TALLAHASSEE — Breaking with tradition, Florida Gov. Ron DeSantis inserted himself directly into the redistricting fight by submitting a map that experts say would reduce Black and Hispanic voting strength in congressional districts and raise new questions about his commitment to the Fair District standards of the Florida Constitution.
The map, posted to the Florida Redistricting website on Sunday by DeSantis’ general counsel, Ryan Newman, would create five districts that are at 50 percent Hispanic voting-age population, but experts say that may not be enough to elect Hispanic candidates in districts with high numbers of voting-age Hispanic non-citizens.
The map would also reduce the number of Black-majority districts in Florida from four to two, eliminating Black districts in North Florida and Orlando and leaving two in South Florida.
Those changes came under fire by Democrats and voting advocacy organizations, who said they violate both the provisions of the federal Voting Rights Act and the Fair Districts provisions of the Florida Constitution, which bar lawmakers from adopting maps that reduce minority voting strength.
“In stark contrast to the Senate maps, whoever drew these maps seems to have totally disregarded the Fair Districts provisions of the Florida Constitution and federal law,” said Ellen Freidin, president of Fair Districts Now, the advocacy organization formed to monitor the implementation of the Fair Districts amendments.
“This map dilutes the power of minority voters,” she said. “It reduces the number of districts in which African Americans could elect a representative of their choice by 50 percent, and reduces voting power of Hispanic citizens despite the dramatic growth of the Hispanic population in Florida over the last 10 years. In addition, the map appears to have been drawn intentionally to favor Republicans.”
Cecile Scoon, president of the League of Women Voters of Florida, which was among the plaintiffs that successfully challenged the congressional and state Senate maps in the 2010 redistricting cycle, said the governor’s maps raise concerns.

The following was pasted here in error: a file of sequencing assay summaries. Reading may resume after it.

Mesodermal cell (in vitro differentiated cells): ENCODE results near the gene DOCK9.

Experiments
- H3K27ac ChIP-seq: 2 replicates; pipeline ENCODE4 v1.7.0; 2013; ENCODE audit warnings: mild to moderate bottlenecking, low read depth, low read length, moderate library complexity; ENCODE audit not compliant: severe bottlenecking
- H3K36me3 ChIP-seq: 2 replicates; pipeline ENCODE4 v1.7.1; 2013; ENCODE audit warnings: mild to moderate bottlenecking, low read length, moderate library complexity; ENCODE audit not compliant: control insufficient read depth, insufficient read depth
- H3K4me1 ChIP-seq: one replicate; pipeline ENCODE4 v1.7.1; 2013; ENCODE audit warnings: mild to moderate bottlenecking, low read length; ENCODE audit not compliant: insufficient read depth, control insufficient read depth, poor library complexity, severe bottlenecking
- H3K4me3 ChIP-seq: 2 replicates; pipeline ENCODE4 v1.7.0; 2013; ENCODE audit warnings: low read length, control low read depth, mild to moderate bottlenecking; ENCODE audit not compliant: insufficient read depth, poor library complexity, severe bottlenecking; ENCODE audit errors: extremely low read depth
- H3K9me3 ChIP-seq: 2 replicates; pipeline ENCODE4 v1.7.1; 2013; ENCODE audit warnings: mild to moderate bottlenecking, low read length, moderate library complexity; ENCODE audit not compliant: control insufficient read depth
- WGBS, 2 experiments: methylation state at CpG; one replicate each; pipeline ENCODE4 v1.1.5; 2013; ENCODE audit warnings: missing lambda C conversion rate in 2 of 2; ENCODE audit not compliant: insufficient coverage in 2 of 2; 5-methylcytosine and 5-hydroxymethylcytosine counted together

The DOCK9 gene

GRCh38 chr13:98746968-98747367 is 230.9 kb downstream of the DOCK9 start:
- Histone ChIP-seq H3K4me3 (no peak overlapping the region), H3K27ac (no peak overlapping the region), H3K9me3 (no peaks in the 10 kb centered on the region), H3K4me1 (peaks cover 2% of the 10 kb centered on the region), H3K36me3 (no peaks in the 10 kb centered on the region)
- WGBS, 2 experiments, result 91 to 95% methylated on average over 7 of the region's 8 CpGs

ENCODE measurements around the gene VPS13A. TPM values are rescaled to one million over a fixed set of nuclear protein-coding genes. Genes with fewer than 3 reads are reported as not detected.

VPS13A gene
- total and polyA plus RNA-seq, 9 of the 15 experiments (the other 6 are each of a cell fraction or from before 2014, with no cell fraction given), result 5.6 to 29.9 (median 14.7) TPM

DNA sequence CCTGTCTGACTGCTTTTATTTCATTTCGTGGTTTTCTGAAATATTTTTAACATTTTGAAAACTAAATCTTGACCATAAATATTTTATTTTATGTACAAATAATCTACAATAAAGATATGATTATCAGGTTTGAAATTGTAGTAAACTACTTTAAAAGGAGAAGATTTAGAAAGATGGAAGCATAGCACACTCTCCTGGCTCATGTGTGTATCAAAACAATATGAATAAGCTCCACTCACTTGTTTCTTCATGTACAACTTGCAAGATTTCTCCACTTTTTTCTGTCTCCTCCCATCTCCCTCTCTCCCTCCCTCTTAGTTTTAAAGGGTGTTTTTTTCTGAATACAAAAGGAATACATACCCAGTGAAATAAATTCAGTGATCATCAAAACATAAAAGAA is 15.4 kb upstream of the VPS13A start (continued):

“A preliminary review of the governor’s redistricting plan for congressional maps seems to give inadequate adherence to the Fair Districts created by Floridian Citizen Initiative in 2010 and the VRA (Voting Rights Act) of 1965,” she said in a statement.
The governor’s office did not immediately respond to requests for comment, but Newman said over the weekend that the administration has “legal concerns with the congressional redistricting maps under consideration in the Legislature.” He did not elaborate on his concerns.
“We have submitted an alternative proposal, which we can support, that adheres to federal and state requirements and addresses our legal concerns, while working to increase district compactness, minimize county splits where feasible, and protect minority voting populations,” he said, according to a statement published in Florida Politics. “Because the governor must approve any congressional map passed by the Legislature, we wanted to provide our proposal as soon as possible and in a transparent manner.”
The governor’s proposed map creates five Hispanic-majority districts, leaving one district in Orlando but adding a fourth district in South Florida, which currently has three.
The current Congressional District 25, now a Hispanic-majority district represented by Republican Mario Diaz-Balart, would lose its Hispanic-majority characteristics and become Congressional District 26, stretching from Hialeah to Collier County. While the proposal is about 21 percent Hispanic voting-age population, it is 61 percent non-Hispanic white.
The proposal also changes the composition of current Congressional District 20, the Black-majority district previously represented by the late Democratic Congressman Alcee Hastings. Much of that district would become the new Hispanic district with a voting-age population of about 50 percent, diluting the influence of the remaining Black voters, who comprise 15 percent of the district.
The DeSantis map would also convert Black-majority districts in North and Central Florida into non-majority districts, leaving only two Black-majority districts, proposed as Congressional District 24 and Congressional District 23. Congressional District 24 would have just over 46 percent Black voting-age population but also would have 43 percent Hispanic voting-age population. CD 23 would have 43 percent Black voting-age population and 24 percent Hispanic voting-age population. Both would have elected Biden in 2020 with more than 70 percent of the vote.
The partisan breakdown of the map would give Republicans an advantage of 18 to 10, including the new district Florida acquires because of population growth. The current partisan breakdown is 16 to 11.
By contrast, the map the Senate Reapportionment Committee approved last week on a 10-2 bipartisan vote leaves the Republican advantage where it is today. Under the Senate plan, if the 2020 elections were held today, 16 districts would have voted for former President Donald Trump and 12 would have voted for President Joe Biden. Two Miami-based districts, Congressional Districts 26 and 27, are considered virtual toss-ups and could lean Democratic or Republican.